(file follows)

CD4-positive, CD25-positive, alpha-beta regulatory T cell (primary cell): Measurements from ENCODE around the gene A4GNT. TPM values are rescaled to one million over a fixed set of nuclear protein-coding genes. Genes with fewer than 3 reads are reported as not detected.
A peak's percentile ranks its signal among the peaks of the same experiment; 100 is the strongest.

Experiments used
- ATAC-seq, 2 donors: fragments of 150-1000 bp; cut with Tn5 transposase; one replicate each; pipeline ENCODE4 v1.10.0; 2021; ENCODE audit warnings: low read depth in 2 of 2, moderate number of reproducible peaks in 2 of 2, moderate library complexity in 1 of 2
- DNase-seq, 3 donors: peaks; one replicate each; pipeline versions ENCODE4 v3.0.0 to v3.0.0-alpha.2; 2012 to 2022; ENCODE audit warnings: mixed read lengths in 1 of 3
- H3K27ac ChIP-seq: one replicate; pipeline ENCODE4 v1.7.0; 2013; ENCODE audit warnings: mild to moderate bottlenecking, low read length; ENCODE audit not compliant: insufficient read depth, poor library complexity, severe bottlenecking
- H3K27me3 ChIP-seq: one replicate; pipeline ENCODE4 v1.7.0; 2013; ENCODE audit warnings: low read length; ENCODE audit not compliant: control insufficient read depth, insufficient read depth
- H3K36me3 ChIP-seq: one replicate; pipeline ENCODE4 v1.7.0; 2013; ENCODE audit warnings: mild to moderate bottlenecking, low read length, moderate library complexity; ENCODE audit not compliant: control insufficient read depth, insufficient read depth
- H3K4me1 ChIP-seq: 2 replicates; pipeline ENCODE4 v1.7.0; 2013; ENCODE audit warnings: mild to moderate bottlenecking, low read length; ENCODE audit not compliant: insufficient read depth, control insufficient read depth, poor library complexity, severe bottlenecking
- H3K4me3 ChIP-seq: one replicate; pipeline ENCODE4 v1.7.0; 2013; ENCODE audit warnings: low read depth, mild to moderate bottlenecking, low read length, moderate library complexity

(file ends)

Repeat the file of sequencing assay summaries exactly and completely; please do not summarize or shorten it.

CD4-positive, CD25-positive, alpha-beta regulatory T cell (primary cell): Measurements from ENCODE around the gene A4GNT. TPM values are rescaled to one million over a fixed set of nuclear protein-coding genes. Genes with fewer than 3 reads are reported as not detected.
A peak's percentile ranks its signal among the peaks of the same experiment; 100 is the strongest.

Experiments used
- ATAC-seq, 2 donors: fragments of 150-1000 bp; cut with Tn5 transposase; one replicate each; pipeline ENCODE4 v1.10.0; 2021; ENCODE audit warnings: low read depth in 2 of 2, moderate number of reproducible peaks in 2 of 2, moderate library complexity in 1 of 2
- DNase-seq, 3 donors: peaks; one replicate each; pipeline versions ENCODE4 v3.0.0 to v3.0.0-alpha.2; 2012 to 2022; ENCODE audit warnings: mixed read lengths in 1 of 3
- H3K27ac ChIP-seq: one replicate; pipeline ENCODE4 v1.7.0; 2013; ENCODE audit warnings: mild to moderate bottlenecking, low read length; ENCODE audit not compliant: insufficient read depth, poor library complexity, severe bottlenecking
- H3K27me3 ChIP-seq: one replicate; pipeline ENCODE4 v1.7.0; 2013; ENCODE audit warnings: low read length; ENCODE audit not compliant: control insufficient read depth, insufficient read depth
- H3K36me3 ChIP-seq: one replicate; pipeline ENCODE4 v1.7.0; 2013; ENCODE audit warnings: mild to moderate bottlenecking, low read length, moderate library complexity; ENCODE audit not compliant: control insufficient read depth, insufficient read depth
- H3K4me1 ChIP-seq: 2 replicates; pipeline ENCODE4 v1.7.0; 2013; ENCODE audit warnings: mild to moderate bottlenecking, low read length; ENCODE audit not compliant: insufficient read depth, control insufficient read depth, poor library complexity, severe bottlenecking
- H3K4me3 ChIP-seq: one replicate; pipeline ENCODE4 v1.7.0; 2013; ENCODE audit warnings: low read depth, mild to moderate bottlenecking, low read length, moderate library complexity